• Rice played only 12 minutes Saturday and scored only 2 points. In addition, he was beat several times on defense which prompted his prolonged stay on the bench.
Bottom Line: Rice will improve with a full year under Purnell on the defensive side of the ball. As one of the best pure shooters on the team, you would think he'd be in line for more playing time next season, especially if he improves on the defensive end of the floor.

Shawan Robinson (6-2, 183 Junior)
  • Robinson has developed into Clemson's most dependable outside shooter, averaging 11.3 points per game in 2004. Robinson had a difficult time getting open Saturday, scoring only 5 points in the first half.
  • Robinson was key down the stretch, however, as he scored 4 points in a row for the Tigers under the 3 minute mark.
  • Robinson finished the day with 10 points on only 4-11 shooting. But Saturday's performance has been somewhat unlike Robinson, who has been Clemson's best player in the back court most of the season. In fact, it would be hard to argue that Robinson is not Purnell's biggest surprise in terms of talent and leadership.
Bottom Line: With the uncertainty of Chey Christie's confidence, Robinson will hold the key to the Tigers success from the perimeter next season. While his shot may be "flat," his production as a sophomore is hard to argue with. He has the potential to be a 15-point per night guard for Clemson, and should Vernon Hamilton settle in at the point, the two could combine to be a dangerous combination next season.

Akin Akingbala (6-9, 230 Junior)
  • Akingbala has improved more than any Tiger under Oliver Purnell in 2004, averaging 5.1 points per game for the season. Akingbala got his second start Saturday against the Cavaliers, but he struggled to only 2 points in 24 minutes.
  • Akingbala plays within himself on most nights and is a work in progress on offense. He has good athletecism, long arms, and appears to have better hands than most of the players that roamed the Tigers' front court the last few seasons.
Bottom Line: Unlike most of the rising seniors, Akingbala's improvement has increased from week to week and if that trend continues he should provide Purnell a solid inside threat for the next two years. Akingbala must develop better post moves and learn to avoid foul trouble, but he will improve in those areas if this year is any indication. To use a cliché and a way too overused term…Akingbala has the most "upside" of any current Tiger big man.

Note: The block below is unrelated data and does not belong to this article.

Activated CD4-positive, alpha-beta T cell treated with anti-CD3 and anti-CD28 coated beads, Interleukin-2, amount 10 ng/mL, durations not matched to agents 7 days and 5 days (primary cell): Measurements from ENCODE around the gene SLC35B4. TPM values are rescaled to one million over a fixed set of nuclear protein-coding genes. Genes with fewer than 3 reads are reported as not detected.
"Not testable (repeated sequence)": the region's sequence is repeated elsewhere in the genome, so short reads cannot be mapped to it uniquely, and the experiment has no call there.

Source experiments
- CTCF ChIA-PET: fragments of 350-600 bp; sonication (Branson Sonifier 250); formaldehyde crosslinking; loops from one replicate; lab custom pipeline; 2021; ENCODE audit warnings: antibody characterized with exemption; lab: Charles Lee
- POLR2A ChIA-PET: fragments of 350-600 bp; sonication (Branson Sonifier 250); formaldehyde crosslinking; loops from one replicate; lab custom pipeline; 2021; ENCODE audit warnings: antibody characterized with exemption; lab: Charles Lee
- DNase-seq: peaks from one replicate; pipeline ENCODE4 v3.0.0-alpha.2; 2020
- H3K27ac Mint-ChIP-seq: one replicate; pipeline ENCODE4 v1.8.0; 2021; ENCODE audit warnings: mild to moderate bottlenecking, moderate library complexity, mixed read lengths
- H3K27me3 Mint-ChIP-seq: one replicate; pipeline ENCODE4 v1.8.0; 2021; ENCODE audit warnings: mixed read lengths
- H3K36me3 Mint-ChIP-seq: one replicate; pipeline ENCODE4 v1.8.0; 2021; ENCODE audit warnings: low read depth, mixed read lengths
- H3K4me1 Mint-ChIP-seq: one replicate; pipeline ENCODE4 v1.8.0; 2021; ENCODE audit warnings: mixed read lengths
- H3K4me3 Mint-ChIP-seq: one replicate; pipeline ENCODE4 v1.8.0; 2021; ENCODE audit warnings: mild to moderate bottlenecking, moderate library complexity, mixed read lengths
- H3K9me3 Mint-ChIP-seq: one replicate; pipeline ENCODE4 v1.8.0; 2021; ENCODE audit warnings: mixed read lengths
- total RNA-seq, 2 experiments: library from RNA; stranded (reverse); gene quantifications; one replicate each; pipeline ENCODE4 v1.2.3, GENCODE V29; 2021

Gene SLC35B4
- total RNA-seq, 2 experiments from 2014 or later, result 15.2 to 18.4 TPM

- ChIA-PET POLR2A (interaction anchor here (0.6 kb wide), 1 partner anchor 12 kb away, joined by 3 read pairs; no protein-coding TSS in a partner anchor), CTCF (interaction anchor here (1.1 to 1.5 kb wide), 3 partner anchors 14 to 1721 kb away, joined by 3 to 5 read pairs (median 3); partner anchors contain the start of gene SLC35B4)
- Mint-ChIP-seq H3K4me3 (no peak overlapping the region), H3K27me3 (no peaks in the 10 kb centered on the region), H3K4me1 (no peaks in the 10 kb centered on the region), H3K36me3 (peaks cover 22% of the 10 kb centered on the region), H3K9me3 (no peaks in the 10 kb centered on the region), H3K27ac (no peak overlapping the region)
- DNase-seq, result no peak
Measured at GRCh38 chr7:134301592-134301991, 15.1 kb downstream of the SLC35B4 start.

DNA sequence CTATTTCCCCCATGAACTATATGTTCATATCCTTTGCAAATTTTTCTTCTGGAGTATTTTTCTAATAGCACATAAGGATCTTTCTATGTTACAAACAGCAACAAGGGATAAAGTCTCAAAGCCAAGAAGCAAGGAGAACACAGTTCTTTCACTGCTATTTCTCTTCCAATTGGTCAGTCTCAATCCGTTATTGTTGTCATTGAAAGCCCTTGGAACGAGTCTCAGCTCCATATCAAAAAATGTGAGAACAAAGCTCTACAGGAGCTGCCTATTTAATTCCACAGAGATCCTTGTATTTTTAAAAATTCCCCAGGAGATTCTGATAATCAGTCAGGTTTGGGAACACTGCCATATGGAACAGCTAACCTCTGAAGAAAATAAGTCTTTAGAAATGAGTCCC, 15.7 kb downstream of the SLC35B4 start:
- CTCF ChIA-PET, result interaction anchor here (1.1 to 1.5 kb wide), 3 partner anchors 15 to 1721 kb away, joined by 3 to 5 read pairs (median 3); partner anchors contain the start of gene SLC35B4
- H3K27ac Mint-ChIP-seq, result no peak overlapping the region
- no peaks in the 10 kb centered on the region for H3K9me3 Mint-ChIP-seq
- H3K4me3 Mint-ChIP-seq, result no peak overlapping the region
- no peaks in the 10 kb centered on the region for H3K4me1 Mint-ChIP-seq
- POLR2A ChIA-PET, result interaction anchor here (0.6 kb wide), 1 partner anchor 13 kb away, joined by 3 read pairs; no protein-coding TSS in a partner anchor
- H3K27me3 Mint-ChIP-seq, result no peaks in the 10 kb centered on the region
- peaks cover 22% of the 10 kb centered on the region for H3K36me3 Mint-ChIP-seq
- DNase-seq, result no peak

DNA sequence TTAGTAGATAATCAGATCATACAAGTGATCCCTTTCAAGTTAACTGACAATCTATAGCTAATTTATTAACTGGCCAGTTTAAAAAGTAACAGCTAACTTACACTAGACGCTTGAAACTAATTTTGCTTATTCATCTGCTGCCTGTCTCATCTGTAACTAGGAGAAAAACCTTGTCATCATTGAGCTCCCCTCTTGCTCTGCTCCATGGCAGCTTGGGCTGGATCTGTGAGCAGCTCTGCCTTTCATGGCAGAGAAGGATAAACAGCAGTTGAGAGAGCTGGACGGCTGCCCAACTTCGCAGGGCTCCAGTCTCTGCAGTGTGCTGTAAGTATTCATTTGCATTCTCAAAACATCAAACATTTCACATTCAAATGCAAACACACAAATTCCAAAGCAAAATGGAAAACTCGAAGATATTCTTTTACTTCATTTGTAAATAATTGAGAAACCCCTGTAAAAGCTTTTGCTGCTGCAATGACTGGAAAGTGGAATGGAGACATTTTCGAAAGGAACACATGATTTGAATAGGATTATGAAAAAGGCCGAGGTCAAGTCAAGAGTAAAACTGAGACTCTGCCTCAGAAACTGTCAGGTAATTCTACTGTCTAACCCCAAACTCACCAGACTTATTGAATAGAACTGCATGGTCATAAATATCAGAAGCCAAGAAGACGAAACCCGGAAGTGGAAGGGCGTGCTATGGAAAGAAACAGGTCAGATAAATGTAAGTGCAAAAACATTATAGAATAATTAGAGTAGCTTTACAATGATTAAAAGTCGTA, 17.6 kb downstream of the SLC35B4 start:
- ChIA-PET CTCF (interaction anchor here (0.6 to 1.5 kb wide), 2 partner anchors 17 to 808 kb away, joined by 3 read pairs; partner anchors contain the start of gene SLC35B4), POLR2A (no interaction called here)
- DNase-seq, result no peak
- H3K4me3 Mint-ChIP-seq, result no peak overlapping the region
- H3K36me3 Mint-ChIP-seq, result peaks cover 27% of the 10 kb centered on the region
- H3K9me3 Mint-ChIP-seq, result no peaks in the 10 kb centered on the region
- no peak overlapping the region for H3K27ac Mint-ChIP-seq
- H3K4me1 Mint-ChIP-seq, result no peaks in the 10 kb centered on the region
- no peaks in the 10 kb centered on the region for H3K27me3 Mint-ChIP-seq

Steve Allen (6-10, 230 Junior)
  • Allen has played in only 15 games this year due to injury, averaging less than one point per game. Allen played 4 minutes Saturday with a brace on his right arm.
  • Allen, at least physically, looks like he could help Clemson over the next two years. However, Allen looked lost on defense while in the game Saturday and that most certainly limited his minutes. This is understandable considering the amount of time Allen has missed this season.
  • Like Akingbala, Allen has yet to peak in terms of improvement so it is hard to pigeon hole him into a certain role at this point in his career.
Bottom Line: I like Allen's size and it is obvious he can hold his own strength wise down in the paint. He must stay healthy in the off season and work on his defensive skills if he wants to earn more minutes. I think he will improve defensively, earn more minutes, and then we will see if he has some offensive skills to go with his great frame.

Vernon Hamilton (6-0, 192 Sophomore)
  • It has been a work in progress for freshman point guard Vernon Hamilton as he has averaged a modest 7.1 points per game.
  • Hamilton started Saturday's game with 5 quick points, but it has been the turnovers that have been the knock against him (76 turnovers in 23 games).
  • The other knock on Hamilton is his inability to make free throws (he missed two in a row Saturday) averaging only 53% on the year from the charity stripe. Point guards, above all else, have to be able to avoid turnovers and make free throws. Hamilton has much work to do in those areas if he is the point guard of the future for Clemson.
Bottom Line: Being a freshman point guard in the ACC is no easy task. Hamilton's point production has been fine, and in all honesty, I could live with the turnovers simply because of the fact he is a true freshman. The frustrating thing about Hamilton, however, is his free throw shooting. You would expect his turnover to assist ratio to improve over the next 3 years. But if he cannot shoot the ball more consistently from the field and the line, he will never reach his full potential.